Harris has visited the state more than any other presidential candidate and has forged relationships with local politicians and grassroots groups there. But former vice president Joe Biden has continued to lead the field of candidates in South Carolina polls. A late-May poll showed that 37% of South Carolina Democrats backed Biden, including 40% of black voters. Harris won the support of just 7% of poll respondents, including 8% of black voters.

Biden’s favorability among black voters in the state has some of the women organizing for Harris quietly concerned that getting voters to take a closer look at her campaign could be tough, multiple women working with the Ladies of the Pink and Green told BuzzFeed News. But they say they’re focused on educating people in their communities about Harris’s platform, and so many voters are still unsure about which candidate they’ll ultimately vote for.

“You know, a lot of people don’t know who she is yet,” Harriot told BuzzFeed News. “Her name isn’t well known as some of the other candidates here, so we’re trying to touch people in our communities to talk about her.”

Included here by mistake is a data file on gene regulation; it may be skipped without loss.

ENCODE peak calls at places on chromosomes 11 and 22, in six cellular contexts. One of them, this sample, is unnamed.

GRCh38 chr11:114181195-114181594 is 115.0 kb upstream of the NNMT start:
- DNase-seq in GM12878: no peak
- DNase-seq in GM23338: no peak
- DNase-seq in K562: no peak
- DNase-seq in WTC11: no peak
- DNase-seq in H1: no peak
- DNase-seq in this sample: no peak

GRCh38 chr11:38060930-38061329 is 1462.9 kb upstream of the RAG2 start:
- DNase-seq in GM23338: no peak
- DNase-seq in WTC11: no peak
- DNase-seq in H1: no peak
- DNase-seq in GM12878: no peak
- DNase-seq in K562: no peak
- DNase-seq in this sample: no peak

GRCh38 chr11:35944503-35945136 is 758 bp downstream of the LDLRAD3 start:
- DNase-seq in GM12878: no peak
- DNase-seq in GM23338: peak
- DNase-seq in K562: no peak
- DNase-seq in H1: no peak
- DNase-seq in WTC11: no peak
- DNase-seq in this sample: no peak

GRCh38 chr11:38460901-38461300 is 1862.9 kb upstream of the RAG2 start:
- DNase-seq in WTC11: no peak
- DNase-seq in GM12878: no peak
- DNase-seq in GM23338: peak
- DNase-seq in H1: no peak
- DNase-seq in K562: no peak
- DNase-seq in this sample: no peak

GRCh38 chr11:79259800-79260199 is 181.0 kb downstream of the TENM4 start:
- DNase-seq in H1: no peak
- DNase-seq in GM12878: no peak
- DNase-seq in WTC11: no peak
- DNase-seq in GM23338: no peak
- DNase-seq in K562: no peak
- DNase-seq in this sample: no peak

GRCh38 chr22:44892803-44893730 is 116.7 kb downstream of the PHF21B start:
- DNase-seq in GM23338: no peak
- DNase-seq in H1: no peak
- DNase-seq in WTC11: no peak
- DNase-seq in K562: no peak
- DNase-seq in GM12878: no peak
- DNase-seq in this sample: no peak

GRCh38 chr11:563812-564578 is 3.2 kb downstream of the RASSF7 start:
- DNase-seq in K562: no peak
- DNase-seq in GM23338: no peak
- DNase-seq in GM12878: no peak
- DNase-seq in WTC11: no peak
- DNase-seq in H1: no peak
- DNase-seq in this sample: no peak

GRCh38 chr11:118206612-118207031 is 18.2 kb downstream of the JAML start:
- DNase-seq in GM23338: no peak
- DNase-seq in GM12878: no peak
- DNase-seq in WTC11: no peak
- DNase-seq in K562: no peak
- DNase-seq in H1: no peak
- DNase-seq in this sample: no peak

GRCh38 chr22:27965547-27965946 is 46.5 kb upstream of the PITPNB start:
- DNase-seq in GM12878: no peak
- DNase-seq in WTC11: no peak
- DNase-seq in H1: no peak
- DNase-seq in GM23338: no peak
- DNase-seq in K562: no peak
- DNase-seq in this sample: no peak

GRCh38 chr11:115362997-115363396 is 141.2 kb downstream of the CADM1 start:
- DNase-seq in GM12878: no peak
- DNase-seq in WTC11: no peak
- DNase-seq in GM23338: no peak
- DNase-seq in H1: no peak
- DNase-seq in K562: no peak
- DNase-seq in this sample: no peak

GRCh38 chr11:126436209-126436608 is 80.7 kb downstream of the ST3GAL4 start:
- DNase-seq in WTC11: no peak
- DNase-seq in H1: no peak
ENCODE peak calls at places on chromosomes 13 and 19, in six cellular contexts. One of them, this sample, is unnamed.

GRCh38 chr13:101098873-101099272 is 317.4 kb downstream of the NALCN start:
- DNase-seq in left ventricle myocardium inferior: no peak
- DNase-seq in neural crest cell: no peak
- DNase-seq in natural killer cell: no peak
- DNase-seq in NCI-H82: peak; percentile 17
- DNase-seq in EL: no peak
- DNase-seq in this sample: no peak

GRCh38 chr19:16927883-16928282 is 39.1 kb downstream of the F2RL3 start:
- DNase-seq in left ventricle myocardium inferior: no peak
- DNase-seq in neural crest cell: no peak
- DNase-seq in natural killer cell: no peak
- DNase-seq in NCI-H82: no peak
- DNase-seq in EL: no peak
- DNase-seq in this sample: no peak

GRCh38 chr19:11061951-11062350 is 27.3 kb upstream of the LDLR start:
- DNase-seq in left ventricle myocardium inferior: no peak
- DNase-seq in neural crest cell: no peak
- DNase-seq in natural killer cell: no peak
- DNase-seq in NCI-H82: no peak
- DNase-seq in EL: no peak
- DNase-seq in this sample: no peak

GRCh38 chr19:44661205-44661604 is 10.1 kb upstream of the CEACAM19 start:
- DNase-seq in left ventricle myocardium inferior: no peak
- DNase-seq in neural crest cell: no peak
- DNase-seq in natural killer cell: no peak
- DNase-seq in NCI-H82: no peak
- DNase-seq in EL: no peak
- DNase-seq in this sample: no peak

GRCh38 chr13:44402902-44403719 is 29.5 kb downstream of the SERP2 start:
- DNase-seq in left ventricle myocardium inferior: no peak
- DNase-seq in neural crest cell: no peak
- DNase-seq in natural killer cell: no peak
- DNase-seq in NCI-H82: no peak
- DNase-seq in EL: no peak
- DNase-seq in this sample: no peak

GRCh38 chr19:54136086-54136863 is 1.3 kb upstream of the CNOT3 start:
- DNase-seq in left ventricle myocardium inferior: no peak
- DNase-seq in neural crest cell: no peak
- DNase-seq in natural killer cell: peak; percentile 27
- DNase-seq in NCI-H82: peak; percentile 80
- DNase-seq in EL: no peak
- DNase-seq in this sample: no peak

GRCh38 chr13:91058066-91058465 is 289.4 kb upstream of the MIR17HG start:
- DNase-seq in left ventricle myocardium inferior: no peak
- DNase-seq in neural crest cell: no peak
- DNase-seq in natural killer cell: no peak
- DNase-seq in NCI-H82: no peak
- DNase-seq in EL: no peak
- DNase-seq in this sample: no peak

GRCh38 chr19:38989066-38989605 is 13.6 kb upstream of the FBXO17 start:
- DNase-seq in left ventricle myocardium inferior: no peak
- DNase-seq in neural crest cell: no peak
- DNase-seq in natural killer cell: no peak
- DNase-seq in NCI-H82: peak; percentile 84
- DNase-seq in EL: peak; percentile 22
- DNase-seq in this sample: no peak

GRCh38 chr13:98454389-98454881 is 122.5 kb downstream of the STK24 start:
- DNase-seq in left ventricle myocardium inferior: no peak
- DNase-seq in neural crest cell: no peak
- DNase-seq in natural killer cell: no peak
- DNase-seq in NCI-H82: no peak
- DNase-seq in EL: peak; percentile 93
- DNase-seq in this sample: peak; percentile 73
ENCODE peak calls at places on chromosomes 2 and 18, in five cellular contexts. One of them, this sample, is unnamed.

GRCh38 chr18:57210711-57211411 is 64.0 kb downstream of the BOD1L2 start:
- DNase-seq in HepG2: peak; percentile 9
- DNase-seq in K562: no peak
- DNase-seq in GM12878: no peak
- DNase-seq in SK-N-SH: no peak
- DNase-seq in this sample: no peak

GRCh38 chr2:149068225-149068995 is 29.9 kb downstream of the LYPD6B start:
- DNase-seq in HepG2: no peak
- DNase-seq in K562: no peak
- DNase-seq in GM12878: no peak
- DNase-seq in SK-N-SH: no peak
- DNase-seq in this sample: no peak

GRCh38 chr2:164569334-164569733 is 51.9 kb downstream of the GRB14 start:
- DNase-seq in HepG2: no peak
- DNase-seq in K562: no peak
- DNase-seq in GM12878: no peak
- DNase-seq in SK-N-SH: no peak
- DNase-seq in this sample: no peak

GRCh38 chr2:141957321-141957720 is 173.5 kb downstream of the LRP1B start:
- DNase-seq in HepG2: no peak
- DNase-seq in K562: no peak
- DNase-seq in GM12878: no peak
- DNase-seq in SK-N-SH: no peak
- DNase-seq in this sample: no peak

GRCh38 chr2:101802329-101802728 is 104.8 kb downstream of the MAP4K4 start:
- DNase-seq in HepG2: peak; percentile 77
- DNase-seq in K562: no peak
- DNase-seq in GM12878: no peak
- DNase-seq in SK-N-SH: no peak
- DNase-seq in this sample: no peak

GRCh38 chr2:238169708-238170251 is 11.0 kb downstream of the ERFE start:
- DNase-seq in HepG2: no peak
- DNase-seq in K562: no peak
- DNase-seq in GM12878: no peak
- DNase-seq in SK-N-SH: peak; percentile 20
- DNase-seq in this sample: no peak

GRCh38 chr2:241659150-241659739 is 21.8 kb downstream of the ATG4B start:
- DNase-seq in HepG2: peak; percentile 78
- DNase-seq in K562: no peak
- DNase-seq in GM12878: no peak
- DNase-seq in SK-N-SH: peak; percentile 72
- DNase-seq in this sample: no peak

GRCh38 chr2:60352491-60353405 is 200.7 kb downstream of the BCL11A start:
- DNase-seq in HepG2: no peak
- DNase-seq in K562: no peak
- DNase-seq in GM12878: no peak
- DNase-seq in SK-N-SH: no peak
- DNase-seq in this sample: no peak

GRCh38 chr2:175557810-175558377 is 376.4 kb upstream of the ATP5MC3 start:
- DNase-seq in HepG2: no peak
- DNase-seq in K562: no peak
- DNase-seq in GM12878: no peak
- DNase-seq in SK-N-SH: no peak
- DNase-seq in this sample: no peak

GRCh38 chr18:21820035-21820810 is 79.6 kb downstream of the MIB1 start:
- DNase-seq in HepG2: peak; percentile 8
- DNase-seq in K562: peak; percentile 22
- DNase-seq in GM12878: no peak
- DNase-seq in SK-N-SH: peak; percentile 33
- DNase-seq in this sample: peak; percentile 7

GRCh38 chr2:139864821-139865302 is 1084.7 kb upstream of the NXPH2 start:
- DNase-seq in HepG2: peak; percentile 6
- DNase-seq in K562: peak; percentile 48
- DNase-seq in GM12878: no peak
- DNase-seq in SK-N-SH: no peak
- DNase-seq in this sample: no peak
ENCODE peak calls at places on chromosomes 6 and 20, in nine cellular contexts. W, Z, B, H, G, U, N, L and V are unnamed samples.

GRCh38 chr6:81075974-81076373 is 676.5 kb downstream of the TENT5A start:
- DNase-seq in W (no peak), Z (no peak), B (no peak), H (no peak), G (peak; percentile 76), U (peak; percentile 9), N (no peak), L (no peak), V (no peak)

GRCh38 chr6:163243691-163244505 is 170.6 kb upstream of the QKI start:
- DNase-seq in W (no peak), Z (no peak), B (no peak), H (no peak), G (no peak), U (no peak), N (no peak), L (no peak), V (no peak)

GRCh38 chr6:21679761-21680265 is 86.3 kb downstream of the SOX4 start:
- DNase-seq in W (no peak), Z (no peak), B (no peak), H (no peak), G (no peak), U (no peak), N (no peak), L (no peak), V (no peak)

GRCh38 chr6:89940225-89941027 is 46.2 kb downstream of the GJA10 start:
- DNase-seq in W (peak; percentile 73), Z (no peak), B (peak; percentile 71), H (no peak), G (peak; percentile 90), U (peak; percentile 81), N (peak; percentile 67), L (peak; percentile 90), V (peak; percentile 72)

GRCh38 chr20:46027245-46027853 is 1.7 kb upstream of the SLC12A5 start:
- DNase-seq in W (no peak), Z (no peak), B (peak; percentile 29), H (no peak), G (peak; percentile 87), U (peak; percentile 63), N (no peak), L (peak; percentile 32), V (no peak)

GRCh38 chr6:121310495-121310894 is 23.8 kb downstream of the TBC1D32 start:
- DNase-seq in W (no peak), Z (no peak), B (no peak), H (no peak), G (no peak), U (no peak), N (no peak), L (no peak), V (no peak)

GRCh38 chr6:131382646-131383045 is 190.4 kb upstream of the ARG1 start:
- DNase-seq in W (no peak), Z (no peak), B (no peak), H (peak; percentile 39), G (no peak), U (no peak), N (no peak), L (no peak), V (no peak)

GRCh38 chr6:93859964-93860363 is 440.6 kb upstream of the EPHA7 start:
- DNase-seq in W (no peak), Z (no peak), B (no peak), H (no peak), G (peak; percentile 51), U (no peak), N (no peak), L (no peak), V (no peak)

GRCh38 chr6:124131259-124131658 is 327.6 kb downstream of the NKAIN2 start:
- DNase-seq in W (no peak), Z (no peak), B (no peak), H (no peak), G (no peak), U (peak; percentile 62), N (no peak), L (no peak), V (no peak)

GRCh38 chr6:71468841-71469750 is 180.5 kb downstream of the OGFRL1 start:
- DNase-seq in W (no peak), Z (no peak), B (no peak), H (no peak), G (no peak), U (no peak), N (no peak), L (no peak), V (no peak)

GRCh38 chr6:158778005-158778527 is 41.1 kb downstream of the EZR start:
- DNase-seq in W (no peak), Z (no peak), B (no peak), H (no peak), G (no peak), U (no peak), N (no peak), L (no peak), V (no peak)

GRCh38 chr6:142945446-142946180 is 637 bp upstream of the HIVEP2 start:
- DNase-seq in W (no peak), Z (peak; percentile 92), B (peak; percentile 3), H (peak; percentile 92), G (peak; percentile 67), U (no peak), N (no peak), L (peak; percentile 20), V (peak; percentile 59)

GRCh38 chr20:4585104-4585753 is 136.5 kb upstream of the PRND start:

“We’re talking to people on their turf and saying, ‘This is what Kamala is all about, this is her record, and this is her platform,’ and then we’re letting them make those comparisons themselves,” Gloria Boozer, an AKA from Spartanburg, South Carolina, told BuzzFeed News. “We’re talking to people about her plans to equalize wages, taking a stand on abortion, and issues that are pertinent to African Americans and women in general.”

A Harris campaign aide said the ability to tap into the AKAs’ network in the state is helping the campaign reach out to rural black voters, whom they see as a crucial voting bloc that hasn’t had the opportunity to learn about Harris since she launched.

Boozer said that in conversations around her community, she hasn’t encountered anyone who's been extremely committed to any candidate this early in the race. “It’s like they really didn’t know about her,” she said of Harris, but when Boozer talks about the senator, she added, “they perk up and listen in.”

“We get people to interface, to learn; we’re educating them and getting them involved,” Boozer said. “We’re engaging people on campuses, in churches, and anywhere we can get their attention. We’re putting her name out there and letting people see who she is and what she’s about.”

Topics in this article

Skip to footer